Compelling, creative classics reflect current culture

A man who was wrongfully imprisoned escapes, seeking revenge and finding redemption. A woman discovers a horrible secret about her would-be lover. A boy struggles with a gang of thieves on his journey to discover his identity. 

Classic books have a bad reputation for being long, boring, and irrelevant. This may be true for some old, dusty books stowed away in the dark corners of libraries. However, many classics are the opposite of the stereotype – they are creative, interesting, relevant today, and should continue to be read.

The more classics someone reads, the easier the next one will be. This will help in school with the assigned books to read, study, and discuss. Getting used to the advanced vocabulary helps students understand the story and its plot. One of the first classics I read, Little Dorrit by Charles Dickens, I didn’t understand half of what the characters were saying or doing. Many classics later, I reread that first one. I was surprised to find that it now made perfect sense to me! Reading classics will give a better comprehension of assigned books for school.

Reading classics increases vocabulary in a general sense as well. Because of all the books I’ve read, vocabulary has been easy for me. These books were written when people used words that are now considered old-fashioned or even obsolete. Some of these words appear on vocabulary lists, and being familiar with them from classics make studying much easier. However, few books written today have the same level of vocabulary. These modern books could still help the reader learn new words, but not to the extent a classic could.

Classics have beautiful language and can teach readers about times gone by. They offer perspectives from the past and give a better understanding of historical events and time periods. The stories have meaning and lessons that can teach readers. A book set in a historical time period may not teach as many facts as a history lesson, but it can offer the reader a glimpse into what it was like to live during that time while being entertaining. Historical fiction isn’t the same as classics written in that time period. While many books, no matter the era, have beautiful, creative language, nothing can match the elegance of old-fashioned writing.

Also, anyone who makes it through a classic book earns instant bragging rights. People respect those who are able to get through books thicker than ones they’re willing to read. It takes intelligence, willpower, and self control that they don’t have. Once someone has read some classics, they have the right to be proud.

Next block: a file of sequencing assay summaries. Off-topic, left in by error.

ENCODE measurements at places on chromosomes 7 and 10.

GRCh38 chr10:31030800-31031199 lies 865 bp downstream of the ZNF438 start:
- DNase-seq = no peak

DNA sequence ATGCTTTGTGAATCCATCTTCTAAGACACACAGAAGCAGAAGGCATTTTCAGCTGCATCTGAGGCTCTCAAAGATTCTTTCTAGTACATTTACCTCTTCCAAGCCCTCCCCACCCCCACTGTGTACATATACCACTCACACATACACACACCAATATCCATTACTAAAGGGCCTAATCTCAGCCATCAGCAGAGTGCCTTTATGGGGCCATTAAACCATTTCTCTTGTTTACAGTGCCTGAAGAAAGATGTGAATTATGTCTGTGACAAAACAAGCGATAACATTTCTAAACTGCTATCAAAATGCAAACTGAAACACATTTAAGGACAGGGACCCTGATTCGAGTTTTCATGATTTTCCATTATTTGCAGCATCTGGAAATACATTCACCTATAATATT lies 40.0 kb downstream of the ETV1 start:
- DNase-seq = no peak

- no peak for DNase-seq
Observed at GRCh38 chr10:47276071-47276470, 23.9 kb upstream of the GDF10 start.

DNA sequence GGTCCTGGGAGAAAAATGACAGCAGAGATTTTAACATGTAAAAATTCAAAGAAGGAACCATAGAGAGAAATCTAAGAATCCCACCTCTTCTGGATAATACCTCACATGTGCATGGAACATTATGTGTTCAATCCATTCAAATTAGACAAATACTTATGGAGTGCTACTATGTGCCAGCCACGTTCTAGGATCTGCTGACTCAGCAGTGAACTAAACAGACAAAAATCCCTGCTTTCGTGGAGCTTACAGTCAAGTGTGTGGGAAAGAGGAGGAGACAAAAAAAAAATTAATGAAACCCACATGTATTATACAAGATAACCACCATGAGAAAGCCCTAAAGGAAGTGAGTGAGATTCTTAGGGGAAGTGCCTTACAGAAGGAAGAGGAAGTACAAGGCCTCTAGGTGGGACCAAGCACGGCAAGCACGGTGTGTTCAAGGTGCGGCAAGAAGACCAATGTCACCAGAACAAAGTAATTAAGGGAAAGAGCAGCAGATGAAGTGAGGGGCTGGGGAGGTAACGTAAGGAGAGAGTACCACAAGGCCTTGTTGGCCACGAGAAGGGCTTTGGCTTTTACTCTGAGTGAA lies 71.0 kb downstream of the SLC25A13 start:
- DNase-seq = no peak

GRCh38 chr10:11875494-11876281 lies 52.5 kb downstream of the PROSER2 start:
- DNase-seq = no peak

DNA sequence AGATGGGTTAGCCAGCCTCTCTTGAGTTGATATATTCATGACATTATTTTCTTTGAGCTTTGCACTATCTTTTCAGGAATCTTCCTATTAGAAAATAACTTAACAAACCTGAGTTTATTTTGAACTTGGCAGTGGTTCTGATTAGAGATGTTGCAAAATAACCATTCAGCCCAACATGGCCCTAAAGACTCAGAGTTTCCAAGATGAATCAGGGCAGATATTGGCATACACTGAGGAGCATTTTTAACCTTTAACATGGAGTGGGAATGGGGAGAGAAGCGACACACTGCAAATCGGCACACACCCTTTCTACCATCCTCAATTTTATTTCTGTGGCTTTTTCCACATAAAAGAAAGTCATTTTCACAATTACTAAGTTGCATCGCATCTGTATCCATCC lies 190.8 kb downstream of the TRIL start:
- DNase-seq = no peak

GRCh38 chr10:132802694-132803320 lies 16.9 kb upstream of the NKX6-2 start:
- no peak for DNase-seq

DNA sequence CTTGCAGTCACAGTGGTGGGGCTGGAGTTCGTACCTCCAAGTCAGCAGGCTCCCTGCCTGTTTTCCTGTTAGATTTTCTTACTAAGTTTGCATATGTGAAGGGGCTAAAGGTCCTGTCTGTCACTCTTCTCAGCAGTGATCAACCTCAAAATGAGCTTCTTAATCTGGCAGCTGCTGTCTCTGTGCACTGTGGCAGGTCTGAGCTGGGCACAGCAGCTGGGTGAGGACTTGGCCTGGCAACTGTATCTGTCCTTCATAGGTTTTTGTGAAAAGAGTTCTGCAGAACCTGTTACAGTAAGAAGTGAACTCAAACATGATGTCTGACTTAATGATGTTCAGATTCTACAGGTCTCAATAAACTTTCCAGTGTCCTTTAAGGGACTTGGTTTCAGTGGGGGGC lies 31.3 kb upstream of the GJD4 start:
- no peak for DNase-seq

In turn, reading classics can boost self esteem. If people can brag about their achievements to others, why not brag to themselves? If someone is struggling with a homework assignment, they should remember that lengthy, heavy book they finished and realize the difficult assignment can be conquered as well. No modern books have the same stigma as classic books. Thus, no modern books offer the same feeling of success and accomplishment that classics can give.

Classics, though old, are still relevant today. Because of the historical context at the time they were written, modern readers may not agree with everything put forth in these books. Despite this, classics can be highly applicable to people living now. Do you have or want to have a bright social life? Read Gone with the Wind, especially the first half. Are you in a relationship, or do you want to find love? Read Romeo and Juliet. Do you love gardening or being outdoors? Read The Secret Garden. Most books are applicable to the reader in some way, but classics can be applied in different ways that are less obvious to a modern audience and can connect them with the past.

One of my favorite classics is A Tale of Two Cities, by Charles Dickens. It tells the stories of some characters during the turmoil of the French Revolution. I love this book for many reasons. I can sympathize with both sides of the conflict described; I pity the peasants and want a better life for them, but many aristocrats were also treated cruelly during the Reign of Terror. The individual characters are well-written and sympathetic. I care enough that I cry at the bittersweet – mostly bitter – ending. This book has themes of love, sacrifice, and death and is beautifully and creatively written. Throughout the book, there is a wonderful use of foreshadowing, a literary device I love. There are several character foils and constant comparisons between the rich and the poor. A Tale of Two Cities teaches about the French Revolution while pulling the reader into the story.

These books are considered classics for a reason. They are relevant today with applicable lessons and beautiful language. From The Count of Monte Cristo to Jane Eyre to Oliver Twist, people should read more classics. Read one of these books and discover for yourself the beauty of the classics.